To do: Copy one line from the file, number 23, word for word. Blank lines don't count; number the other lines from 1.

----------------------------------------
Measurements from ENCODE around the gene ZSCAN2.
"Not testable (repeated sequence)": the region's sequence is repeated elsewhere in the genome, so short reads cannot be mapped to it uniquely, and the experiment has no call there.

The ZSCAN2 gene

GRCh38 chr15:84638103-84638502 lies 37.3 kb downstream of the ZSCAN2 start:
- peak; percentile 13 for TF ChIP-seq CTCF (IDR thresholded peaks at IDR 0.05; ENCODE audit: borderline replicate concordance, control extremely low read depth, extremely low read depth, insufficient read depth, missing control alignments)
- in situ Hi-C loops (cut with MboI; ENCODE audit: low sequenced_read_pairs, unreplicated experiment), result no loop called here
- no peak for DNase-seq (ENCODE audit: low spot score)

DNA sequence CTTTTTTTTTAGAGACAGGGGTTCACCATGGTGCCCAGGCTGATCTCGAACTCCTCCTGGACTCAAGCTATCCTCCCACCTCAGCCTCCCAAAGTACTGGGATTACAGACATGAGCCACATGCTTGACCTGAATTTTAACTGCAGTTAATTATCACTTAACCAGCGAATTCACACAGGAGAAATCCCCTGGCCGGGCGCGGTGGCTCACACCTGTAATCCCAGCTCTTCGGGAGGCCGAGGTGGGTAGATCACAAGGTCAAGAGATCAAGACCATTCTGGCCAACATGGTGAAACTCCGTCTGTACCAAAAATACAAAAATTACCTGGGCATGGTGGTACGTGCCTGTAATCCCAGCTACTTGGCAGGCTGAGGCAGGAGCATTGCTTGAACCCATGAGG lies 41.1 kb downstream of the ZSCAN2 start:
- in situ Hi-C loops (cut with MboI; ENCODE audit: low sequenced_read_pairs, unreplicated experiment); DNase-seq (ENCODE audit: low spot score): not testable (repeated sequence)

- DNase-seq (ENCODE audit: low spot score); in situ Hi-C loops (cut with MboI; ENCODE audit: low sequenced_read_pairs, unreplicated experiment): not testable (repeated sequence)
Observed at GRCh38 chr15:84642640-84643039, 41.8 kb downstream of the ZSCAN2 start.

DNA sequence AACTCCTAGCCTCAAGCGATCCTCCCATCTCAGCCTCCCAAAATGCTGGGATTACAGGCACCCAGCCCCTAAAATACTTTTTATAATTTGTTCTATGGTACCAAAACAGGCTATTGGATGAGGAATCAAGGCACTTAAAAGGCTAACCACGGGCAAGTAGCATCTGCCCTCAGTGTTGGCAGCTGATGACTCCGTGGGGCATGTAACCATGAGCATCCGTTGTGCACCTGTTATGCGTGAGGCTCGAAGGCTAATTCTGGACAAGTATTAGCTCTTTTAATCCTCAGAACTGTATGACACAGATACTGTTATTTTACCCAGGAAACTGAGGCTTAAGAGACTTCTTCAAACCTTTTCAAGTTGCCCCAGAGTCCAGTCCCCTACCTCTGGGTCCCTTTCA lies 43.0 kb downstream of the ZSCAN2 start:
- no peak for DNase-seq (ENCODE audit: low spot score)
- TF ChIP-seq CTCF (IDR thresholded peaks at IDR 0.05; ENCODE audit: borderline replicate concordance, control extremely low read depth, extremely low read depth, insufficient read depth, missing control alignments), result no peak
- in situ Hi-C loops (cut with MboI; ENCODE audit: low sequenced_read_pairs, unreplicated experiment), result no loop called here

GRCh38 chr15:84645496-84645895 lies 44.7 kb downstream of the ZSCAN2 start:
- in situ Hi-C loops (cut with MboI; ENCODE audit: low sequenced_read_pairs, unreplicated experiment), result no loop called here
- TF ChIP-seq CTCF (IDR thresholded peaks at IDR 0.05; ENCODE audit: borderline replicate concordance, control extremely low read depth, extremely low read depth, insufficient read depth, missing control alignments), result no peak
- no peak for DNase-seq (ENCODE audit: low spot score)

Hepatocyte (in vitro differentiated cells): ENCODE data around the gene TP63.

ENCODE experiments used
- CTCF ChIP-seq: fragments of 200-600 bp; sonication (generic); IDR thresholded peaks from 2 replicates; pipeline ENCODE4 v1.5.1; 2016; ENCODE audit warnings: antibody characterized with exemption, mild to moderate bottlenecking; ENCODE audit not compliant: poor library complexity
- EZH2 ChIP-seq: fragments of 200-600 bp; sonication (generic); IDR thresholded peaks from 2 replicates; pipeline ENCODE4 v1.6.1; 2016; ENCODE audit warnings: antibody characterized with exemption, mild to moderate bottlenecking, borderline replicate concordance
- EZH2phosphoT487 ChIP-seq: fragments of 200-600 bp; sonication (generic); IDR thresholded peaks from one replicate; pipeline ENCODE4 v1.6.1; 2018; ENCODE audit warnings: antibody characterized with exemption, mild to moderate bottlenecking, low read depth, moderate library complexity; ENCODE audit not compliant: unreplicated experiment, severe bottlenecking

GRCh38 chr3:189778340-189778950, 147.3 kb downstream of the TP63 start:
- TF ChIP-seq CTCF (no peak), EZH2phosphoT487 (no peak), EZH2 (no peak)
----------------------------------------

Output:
- EZH2 ChIP-seq: fragments of 200-600 bp; sonication (generic); IDR thresholded peaks from 2 replicates; pipeline ENCODE4 v1.6.1; 2016; ENCODE audit warnings: antibody characterized with exemption, mild to moderate bottlenecking, borderline replicate concordance